Nowadays, there are numerous ways to get rid of unwanted body hair. At-home devices, salons, and dermatologists’ offices are all options for getting rid of unwanted hair “down there” and elsewhere.
Sugaring and waxing, on the other hand, are frequently combined and used interchangeably. Why? Because both processes exfoliate the skin and remove hair follicles from the root, leaving the skin smooth and hairless for a longer period of time than with a traditional razor and shaving cream (which only takes off the hair from the top layer of the skin). After each sugaring or waxing session, the hair grows back softer and finer.
Sugaring and waxing have actually been practised since the time of Ancient Egypt and the Roman Empire. Sugar wax and beeswax, as well as pumice stones, were used by Cleopatra, who regarded herself as a goddess, to remove all of her body hair.
Splitting hairs aside, body sugaring and waxing are not quite the same. As you can see, these two common hair removal methods share many similarities.
It is important to know what ingredients are used in sugaring and waxing products.
Yes, sugaring is a sugaring procedure. It’s easy to make an eco-friendly icing paste using three common household ingredients: sugar, water, and lemon juice (all heated together).
Hard or soft wax can be used for waxing (this is the one that involves the strip). Beeswax, resin (a compound that hardens a product), oils, and possibly other additives are commonly found in these products.
IS THERE A METHOD TO THIS MADNESS?
Regardless of whether you’re using sugar or wax, the first step is to remove any excess oil from the skin. A lukewarm sugaring mixture is applied to the skin in an anti-hair-growth direction during the procedure. Then, the hair is gently tugged out in the direction of hair growth. Because the product is natural, it can be reapplied multiple times to stubborn hairs. Water can be used to remove any remaining product.
Waxing is applied and removed in reverse to sugaring. The warm-to-hot wax (either soft or firm) is applied on the skin in the direction of the hair follicle growth and removed in the opposite direction of the growth. This can either be done with one’s hands (if the wax is hard) or with strips (if it is soft) (soft wax). Wax can only be reapplied once to hard-to-remove hairs because too much product can cause irritation. To remove any remaining wax, an oil-based cleanser is used.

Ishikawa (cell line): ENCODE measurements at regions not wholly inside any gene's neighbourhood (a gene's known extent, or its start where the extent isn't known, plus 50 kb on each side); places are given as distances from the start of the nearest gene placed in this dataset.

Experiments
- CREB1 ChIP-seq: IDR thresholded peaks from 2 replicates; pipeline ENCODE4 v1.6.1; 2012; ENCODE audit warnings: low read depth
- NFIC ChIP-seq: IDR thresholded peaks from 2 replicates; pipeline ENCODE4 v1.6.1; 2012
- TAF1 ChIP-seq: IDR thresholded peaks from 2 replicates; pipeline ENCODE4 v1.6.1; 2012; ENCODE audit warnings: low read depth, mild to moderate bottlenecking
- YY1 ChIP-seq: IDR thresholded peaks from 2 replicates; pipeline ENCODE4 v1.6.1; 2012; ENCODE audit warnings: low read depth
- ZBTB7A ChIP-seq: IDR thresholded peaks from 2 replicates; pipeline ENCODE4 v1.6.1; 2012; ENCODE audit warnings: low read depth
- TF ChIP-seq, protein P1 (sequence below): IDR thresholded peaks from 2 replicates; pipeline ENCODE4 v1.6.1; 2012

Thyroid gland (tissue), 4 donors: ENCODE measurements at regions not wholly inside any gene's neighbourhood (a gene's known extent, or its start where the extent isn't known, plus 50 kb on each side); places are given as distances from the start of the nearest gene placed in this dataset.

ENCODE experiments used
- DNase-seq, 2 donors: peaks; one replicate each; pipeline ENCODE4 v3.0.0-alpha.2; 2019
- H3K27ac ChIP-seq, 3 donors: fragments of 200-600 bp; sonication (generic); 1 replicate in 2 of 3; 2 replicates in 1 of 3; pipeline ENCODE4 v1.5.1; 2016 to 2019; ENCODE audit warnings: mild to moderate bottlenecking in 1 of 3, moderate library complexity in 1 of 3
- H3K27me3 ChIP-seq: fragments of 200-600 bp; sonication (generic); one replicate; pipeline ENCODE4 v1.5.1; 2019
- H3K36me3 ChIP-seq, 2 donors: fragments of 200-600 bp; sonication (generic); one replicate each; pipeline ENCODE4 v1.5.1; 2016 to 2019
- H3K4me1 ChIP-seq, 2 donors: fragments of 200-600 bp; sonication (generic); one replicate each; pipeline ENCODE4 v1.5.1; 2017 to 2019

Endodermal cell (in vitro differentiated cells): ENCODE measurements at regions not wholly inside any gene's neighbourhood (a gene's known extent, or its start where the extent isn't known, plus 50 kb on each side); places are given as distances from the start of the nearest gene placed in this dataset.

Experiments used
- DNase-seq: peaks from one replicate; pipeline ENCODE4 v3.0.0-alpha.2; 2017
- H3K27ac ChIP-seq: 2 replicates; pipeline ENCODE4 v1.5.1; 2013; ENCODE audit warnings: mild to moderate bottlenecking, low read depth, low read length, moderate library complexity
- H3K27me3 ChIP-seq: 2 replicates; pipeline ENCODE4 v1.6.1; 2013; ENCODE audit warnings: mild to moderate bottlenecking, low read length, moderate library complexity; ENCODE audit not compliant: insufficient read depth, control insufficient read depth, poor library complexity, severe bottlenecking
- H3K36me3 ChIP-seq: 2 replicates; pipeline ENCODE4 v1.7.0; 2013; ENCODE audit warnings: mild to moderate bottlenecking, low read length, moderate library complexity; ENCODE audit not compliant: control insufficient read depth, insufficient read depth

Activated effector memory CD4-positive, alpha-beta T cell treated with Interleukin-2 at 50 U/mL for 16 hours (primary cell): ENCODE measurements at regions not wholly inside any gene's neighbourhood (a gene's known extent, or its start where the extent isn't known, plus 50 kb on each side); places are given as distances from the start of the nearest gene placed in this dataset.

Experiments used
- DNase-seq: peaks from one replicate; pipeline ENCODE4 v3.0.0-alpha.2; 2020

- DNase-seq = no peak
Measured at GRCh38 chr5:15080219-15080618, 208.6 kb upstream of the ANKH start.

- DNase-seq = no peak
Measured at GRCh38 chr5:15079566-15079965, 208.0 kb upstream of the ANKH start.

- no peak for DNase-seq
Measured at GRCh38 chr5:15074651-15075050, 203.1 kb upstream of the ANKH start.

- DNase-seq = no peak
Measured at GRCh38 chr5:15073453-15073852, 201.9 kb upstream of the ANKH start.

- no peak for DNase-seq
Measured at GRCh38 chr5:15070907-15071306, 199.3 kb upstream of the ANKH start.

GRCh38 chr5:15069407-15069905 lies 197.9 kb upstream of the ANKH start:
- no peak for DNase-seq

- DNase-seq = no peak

PAIN LEVEL: WHAT IS THE DIFFERENCE BETWEEN SUGARING AND WAXING?
There is no doubt about it: neither one is a pleasant experience! But for the most part, sugaring is considered less bothersome since the mixture just binds to the hair, not the skin.
Even while removing soft wax tends to ramp up the ouch factor, both soft and hard wax stick to the surface of the skin, so getting either type of wax off could be more irritating.
And like with most things in life, the first time seems to be the most difficult.
ARE THERE SIDE EFFECTS TO SUGARING AND WAXING?
After having your hair yanked out by its follicles, don’t be shocked if you experience some discomfort. However, both sugaring and waxing might leave you with transient redness, irritation, and/or pimples that can continue for a few days thereafter. After waxing, ingrown hairs are more likely to occur since the substance can induce hair breaking, which makes them more prone to occur.
WHAT SKIN TYPES CAN BENEFIT FROM SUGARING AND WAXING?
People with eczema (as well as skin that is extremely sensitive to heat) are better served by sugaring, as a general rule. The more delicate portions of your body should be waxed using hard wax, rather than soft wax, because hard wax is softer on the skin (like armpits, lip hair and bikini). For larger areas, such as your arms and legs, soft wax is a preferable option.
If you’re taking an antibiotic, using prescription-only tretinoin (a retinoic acid) on your skin, or have recently taken the prescription acne medication isotretinoin (marketed under the brand name Accutane), you shouldn’t wax. That’s according to the American Academy of Dermatology.
Keep in mind that the skin surrounding your pelvic region is likely to be more sensitive throughout your menstrual cycle if you’re attempting to eliminate hair from the bikini area.
If you’re pregnant, using any form of hormonal birth control or hormone therapy, taking any topical prescription, or have recently undergone radiation or chemotherapy, talk to your doctor first. If you’re unsure, call your doctor.
WHAT PREPARATION IS NECESSARY?
Applying a cold pack and/or taking an over-the-counter pain killer roughly half an hour before a hair removal procedure is recommended by the American Academy of Dermatology. Attend the appointment in loose, comfortable cotton clothing.
HOW LONG ARE THE EFFECTS OF A TREATMENT OR A PROCEDURE EXPECTED TO LAST?
To a large extent, it’s the same thing. Three to four weeks on average, you’ll have baby-smooth skin.
WAXING AND SUGARING COSTS
It all depends on where you reside and which regions are being treated. Small areas can be sugared for $15-$20, but bigger areas can cost upwards of $100. Waxing can cost anywhere from $15 to $90, depending on the type of wax you choose.
IS THERE ANY FOLLOW-UP CARE?
For at least 24 hours following your treatment, keep your skin protected from the sun and hot objects like baths and saunas. In the event that you’ve had a bikini or sugar wax, you may also wish to put off some down-there activity for a few days.